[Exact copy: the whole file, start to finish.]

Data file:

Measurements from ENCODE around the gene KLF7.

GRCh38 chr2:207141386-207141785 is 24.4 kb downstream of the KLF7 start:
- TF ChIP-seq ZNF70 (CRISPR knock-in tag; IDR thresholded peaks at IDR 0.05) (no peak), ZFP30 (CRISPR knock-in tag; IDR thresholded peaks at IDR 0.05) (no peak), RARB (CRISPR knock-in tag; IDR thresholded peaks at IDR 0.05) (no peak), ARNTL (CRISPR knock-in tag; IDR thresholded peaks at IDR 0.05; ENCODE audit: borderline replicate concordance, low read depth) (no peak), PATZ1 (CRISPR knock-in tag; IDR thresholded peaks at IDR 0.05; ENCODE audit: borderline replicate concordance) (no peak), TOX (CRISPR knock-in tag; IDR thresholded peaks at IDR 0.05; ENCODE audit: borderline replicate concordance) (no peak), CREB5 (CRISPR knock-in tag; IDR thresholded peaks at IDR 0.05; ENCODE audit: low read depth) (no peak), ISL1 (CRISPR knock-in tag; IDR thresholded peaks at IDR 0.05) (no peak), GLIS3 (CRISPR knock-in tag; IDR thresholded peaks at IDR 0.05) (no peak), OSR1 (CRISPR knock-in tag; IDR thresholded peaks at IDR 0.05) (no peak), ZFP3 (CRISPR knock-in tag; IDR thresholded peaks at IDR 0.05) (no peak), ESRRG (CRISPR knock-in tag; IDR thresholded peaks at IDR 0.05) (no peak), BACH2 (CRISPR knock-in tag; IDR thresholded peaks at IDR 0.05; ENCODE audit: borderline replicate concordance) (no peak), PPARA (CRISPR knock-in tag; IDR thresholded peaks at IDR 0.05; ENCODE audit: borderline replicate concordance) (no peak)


Measurements from ENCODE around the gene KLF7.

GRCh38 chr2:207141386-207141785 is 24.4 kb downstream of the KLF7 start:
- TF ChIP-seq ZNF70 (CRISPR knock-in tag; IDR thresholded peaks at IDR 0.05) (no peak), ZFP30 (CRISPR knock-in tag; IDR thresholded peaks at IDR 0.05) (no peak), RARB (CRISPR knock-in tag; IDR thresholded peaks at IDR 0.05) (no peak), ARNTL (CRISPR knock-in tag; IDR thresholded peaks at IDR 0.05; ENCODE audit: borderline replicate concordance, low read depth) (no peak), PATZ1 (CRISPR knock-in tag; IDR thresholded peaks at IDR 0.05; ENCODE audit: borderline replicate concordance) (no peak), TOX (CRISPR knock-in tag; IDR thresholded peaks at IDR 0.05; ENCODE audit: borderline replicate concordance) (no peak), CREB5 (CRISPR knock-in tag; IDR thresholded peaks at IDR 0.05; ENCODE audit: low read depth) (no peak), ISL1 (CRISPR knock-in tag; IDR thresholded peaks at IDR 0.05) (no peak), GLIS3 (CRISPR knock-in tag; IDR thresholded peaks at IDR 0.05) (no peak), OSR1 (CRISPR knock-in tag; IDR thresholded peaks at IDR 0.05) (no peak), ZFP3 (CRISPR knock-in tag; IDR thresholded peaks at IDR 0.05) (no peak), ESRRG (CRISPR knock-in tag; IDR thresholded peaks at IDR 0.05) (no peak), BACH2 (CRISPR knock-in tag; IDR thresholded peaks at IDR 0.05; ENCODE audit: borderline replicate concordance) (no peak), PPARA (CRISPR knock-in tag; IDR thresholded peaks at IDR 0.05; ENCODE audit: borderline replicate concordance) (no peak)